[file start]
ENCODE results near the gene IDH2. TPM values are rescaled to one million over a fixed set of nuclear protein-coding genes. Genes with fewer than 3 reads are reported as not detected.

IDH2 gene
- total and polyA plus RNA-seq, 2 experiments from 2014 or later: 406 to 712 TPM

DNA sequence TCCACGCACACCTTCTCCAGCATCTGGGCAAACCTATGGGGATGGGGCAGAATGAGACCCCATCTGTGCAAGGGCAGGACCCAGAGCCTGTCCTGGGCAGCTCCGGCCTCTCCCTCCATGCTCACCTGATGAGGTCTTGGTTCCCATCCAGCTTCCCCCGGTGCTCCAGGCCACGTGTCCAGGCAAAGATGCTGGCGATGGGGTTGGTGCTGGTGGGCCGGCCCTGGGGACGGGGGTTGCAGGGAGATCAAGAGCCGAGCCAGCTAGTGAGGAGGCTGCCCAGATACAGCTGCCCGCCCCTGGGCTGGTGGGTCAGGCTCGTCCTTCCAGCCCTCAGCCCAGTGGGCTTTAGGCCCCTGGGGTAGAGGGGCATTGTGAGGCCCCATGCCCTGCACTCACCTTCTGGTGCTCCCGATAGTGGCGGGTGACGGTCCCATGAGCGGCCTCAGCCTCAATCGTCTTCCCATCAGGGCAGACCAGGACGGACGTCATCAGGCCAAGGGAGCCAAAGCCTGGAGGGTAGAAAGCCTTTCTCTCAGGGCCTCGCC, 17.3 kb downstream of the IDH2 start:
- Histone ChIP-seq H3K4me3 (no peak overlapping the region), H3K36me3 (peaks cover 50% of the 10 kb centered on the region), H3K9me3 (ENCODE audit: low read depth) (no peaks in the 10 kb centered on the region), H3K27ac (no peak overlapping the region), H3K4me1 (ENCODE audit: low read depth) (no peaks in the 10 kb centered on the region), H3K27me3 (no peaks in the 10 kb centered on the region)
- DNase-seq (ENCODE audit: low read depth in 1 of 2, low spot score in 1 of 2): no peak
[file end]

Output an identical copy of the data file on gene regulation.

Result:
ENCODE results near the gene IDH2. TPM values are rescaled to one million over a fixed set of nuclear protein-coding genes. Genes with fewer than 3 reads are reported as not detected.

IDH2 gene
- total and polyA plus RNA-seq, 2 experiments from 2014 or later: 406 to 712 TPM

DNA sequence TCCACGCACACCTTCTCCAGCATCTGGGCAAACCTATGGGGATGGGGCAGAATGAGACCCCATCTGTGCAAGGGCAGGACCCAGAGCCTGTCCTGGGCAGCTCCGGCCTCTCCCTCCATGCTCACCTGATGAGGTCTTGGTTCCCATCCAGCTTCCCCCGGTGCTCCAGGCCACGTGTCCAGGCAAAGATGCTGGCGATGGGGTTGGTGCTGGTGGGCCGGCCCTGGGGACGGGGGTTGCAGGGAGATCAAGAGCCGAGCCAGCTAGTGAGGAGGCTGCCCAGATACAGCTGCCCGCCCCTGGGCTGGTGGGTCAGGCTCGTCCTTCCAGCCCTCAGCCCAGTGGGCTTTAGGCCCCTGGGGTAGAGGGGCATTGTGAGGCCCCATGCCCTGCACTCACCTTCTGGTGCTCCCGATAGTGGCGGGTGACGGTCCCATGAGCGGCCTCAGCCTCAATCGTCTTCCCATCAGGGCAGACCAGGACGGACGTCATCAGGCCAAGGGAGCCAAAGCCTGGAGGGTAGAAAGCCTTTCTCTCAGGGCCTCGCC, 17.3 kb downstream of the IDH2 start:
- Histone ChIP-seq H3K4me3 (no peak overlapping the region), H3K36me3 (peaks cover 50% of the 10 kb centered on the region), H3K9me3 (ENCODE audit: low read depth) (no peaks in the 10 kb centered on the region), H3K27ac (no peak overlapping the region), H3K4me1 (ENCODE audit: low read depth) (no peaks in the 10 kb centered on the region), H3K27me3 (no peaks in the 10 kb centered on the region)
- DNase-seq (ENCODE audit: low read depth in 1 of 2, low spot score in 1 of 2): no peak